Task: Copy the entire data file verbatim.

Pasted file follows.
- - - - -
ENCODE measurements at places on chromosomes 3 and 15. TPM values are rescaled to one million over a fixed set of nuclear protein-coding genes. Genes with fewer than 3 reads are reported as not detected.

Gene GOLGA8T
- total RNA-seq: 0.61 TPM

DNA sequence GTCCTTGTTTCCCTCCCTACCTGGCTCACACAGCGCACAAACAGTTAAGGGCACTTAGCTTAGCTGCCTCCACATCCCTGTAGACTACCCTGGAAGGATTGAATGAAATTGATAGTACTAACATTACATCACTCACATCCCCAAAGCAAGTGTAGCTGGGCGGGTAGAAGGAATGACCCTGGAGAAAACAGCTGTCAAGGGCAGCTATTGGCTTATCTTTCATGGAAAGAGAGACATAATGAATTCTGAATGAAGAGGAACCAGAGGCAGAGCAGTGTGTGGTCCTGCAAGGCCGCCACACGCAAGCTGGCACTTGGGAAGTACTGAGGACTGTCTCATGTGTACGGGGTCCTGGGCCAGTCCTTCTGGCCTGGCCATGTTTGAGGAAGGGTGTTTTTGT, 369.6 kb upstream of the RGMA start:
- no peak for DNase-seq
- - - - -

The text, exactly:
ENCODE measurements at places on chromosomes 3 and 15. TPM values are rescaled to one million over a fixed set of nuclear protein-coding genes. Genes with fewer than 3 reads are reported as not detected.

Gene GOLGA8T
- total RNA-seq: 0.61 TPM

DNA sequence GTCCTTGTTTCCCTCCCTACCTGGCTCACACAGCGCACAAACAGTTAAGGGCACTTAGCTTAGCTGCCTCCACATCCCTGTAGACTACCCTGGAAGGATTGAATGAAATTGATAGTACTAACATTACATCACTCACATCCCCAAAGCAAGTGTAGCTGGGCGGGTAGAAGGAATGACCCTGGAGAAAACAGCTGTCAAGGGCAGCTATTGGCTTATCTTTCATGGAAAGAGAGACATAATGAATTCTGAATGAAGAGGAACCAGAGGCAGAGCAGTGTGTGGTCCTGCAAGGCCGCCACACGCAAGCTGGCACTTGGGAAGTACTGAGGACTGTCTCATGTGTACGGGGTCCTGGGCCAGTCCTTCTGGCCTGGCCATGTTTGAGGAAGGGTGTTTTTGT, 369.6 kb upstream of the RGMA start:
- no peak for DNase-seq